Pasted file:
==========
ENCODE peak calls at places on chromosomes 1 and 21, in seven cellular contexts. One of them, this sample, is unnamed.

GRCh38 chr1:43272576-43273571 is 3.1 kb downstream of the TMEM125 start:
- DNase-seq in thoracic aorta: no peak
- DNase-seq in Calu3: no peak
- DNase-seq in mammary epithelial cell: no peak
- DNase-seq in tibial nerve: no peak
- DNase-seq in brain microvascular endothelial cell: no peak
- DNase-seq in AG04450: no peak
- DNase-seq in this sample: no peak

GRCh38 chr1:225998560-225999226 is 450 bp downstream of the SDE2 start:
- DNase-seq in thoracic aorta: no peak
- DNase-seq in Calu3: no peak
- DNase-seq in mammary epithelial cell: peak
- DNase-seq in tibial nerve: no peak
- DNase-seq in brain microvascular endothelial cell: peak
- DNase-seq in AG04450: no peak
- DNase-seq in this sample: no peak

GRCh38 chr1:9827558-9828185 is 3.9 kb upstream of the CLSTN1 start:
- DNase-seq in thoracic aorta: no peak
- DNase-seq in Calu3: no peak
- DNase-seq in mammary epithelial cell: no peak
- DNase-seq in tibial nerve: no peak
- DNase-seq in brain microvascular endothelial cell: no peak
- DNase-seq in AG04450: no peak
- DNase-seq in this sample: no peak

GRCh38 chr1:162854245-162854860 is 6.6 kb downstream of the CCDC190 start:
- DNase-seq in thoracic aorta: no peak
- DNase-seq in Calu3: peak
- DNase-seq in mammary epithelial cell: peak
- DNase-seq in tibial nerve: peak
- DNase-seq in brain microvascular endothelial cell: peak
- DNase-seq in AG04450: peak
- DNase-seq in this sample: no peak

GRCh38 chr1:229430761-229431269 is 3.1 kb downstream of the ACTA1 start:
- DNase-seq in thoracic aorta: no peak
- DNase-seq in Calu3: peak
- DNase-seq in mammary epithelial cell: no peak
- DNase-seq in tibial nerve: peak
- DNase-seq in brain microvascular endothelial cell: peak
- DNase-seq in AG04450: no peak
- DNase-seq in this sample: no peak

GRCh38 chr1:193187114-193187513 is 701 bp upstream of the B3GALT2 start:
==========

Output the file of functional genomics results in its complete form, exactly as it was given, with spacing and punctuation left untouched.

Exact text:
ENCODE peak calls at places on chromosomes 1 and 21, in seven cellular contexts. One of them, this sample, is unnamed.

GRCh38 chr1:43272576-43273571 is 3.1 kb downstream of the TMEM125 start:
- DNase-seq in thoracic aorta: no peak
- DNase-seq in Calu3: no peak
- DNase-seq in mammary epithelial cell: no peak
- DNase-seq in tibial nerve: no peak
- DNase-seq in brain microvascular endothelial cell: no peak
- DNase-seq in AG04450: no peak
- DNase-seq in this sample: no peak

GRCh38 chr1:225998560-225999226 is 450 bp downstream of the SDE2 start:
- DNase-seq in thoracic aorta: no peak
- DNase-seq in Calu3: no peak
- DNase-seq in mammary epithelial cell: peak
- DNase-seq in tibial nerve: no peak
- DNase-seq in brain microvascular endothelial cell: peak
- DNase-seq in AG04450: no peak
- DNase-seq in this sample: no peak

GRCh38 chr1:9827558-9828185 is 3.9 kb upstream of the CLSTN1 start:
- DNase-seq in thoracic aorta: no peak
- DNase-seq in Calu3: no peak
- DNase-seq in mammary epithelial cell: no peak
- DNase-seq in tibial nerve: no peak
- DNase-seq in brain microvascular endothelial cell: no peak
- DNase-seq in AG04450: no peak
- DNase-seq in this sample: no peak

GRCh38 chr1:162854245-162854860 is 6.6 kb downstream of the CCDC190 start:
- DNase-seq in thoracic aorta: no peak
- DNase-seq in Calu3: peak
- DNase-seq in mammary epithelial cell: peak
- DNase-seq in tibial nerve: peak
- DNase-seq in brain microvascular endothelial cell: peak
- DNase-seq in AG04450: peak
- DNase-seq in this sample: no peak

GRCh38 chr1:229430761-229431269 is 3.1 kb downstream of the ACTA1 start:
- DNase-seq in thoracic aorta: no peak
- DNase-seq in Calu3: peak
- DNase-seq in mammary epithelial cell: no peak
- DNase-seq in tibial nerve: peak
- DNase-seq in brain microvascular endothelial cell: peak
- DNase-seq in AG04450: no peak
- DNase-seq in this sample: no peak

GRCh38 chr1:193187114-193187513 is 701 bp upstream of the B3GALT2 start: